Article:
• Nithin - Complete the task of porting SILPA as a flask application, and restructure the modules into entirely stand alone modules available via Pypi. Among the list of applicants, Nithin had to prove himself to his mentor and the community, and demonstrated enough drive to convince us. This was an important task since SILPA modules can now be installed from PyPi and be setup to run as a flask application. Installation and maintenance of SILPA was not entirely straight forward before this and we believe this was one of the factors that was preventing contributions/adoption of SILPA.
  • Nandaja- Automated Rendering testing. This satisfied an immediate need to verify the correctness of glyphs produced by Harfbuzz rendering engine's output. Nandaja was already contributing to the community via her localization efforts as well as by packaging Ruby gems for Debian. In hindsight, we are glad that we chose her - she continues contributions to this day, either by code or by volunteering time for offline activities. The solution is now very helpful in rendering testing in font/rendering engine developments and changes.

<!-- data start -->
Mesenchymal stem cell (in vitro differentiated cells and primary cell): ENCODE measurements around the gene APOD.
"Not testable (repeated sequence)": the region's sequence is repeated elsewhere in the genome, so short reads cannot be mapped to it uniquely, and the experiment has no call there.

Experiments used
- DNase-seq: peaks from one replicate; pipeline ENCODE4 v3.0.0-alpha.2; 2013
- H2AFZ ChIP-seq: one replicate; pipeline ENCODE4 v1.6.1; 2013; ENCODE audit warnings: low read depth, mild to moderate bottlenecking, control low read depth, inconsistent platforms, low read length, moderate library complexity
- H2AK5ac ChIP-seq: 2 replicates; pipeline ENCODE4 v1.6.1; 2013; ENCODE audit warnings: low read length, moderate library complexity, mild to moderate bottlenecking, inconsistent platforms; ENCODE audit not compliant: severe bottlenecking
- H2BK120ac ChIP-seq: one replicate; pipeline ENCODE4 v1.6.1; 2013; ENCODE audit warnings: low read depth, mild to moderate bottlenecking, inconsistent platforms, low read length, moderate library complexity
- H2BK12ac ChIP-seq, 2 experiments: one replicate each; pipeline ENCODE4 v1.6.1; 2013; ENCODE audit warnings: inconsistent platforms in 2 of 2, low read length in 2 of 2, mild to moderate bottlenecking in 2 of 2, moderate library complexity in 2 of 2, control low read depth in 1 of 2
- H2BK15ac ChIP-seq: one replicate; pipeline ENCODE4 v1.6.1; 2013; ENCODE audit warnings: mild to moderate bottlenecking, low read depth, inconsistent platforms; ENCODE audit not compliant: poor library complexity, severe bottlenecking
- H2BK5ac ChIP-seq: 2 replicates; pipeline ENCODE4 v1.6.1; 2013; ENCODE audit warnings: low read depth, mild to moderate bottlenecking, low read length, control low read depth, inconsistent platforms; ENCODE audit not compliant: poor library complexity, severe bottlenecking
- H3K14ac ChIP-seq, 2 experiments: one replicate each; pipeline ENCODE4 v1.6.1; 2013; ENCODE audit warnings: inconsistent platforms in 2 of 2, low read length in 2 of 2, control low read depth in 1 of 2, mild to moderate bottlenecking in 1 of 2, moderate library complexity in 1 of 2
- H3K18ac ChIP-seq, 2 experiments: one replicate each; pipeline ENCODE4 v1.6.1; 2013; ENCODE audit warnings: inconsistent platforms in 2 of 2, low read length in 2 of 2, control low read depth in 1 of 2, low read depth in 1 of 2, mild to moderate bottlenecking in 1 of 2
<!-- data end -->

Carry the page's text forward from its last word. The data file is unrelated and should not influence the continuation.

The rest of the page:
==Progress report on each proposal

Each project sucessfully achived its stated primary objectives. Each student was advised to blog every week and post updates in wiki and project lists. This automtcally increased the discussion on on going developments in the project

Overall experience for SMC

Since this was the second time around for SMC, we were prepared to handle the initial influx of proposals as well as trimming down the list. Mentors and org admins put in a lot of time considering scope, viability as well as need for each of the proposal. More importantly, we very patiently evaluated each student and had their individual impressions vetted by each other so that there would be no gaps in understanding. We knew that we'd have to pare down the list we arrived at from phase 2 of selection process, and had lengthy discussions. Note that mentors were taking time off their precious spare time, and were simultaneously actively contributing throughout the GSOC period as well. We were very satisfied about GSOC 2013 as a whole since we gained three valuable members as well as solved three very diverse, equally important problems. This has made our work lighter in the areas of rendering testing, making bibliography data publicly available in a user friendly fashion, as well as making Silpa easier to install, use and manage.

Overall impression from students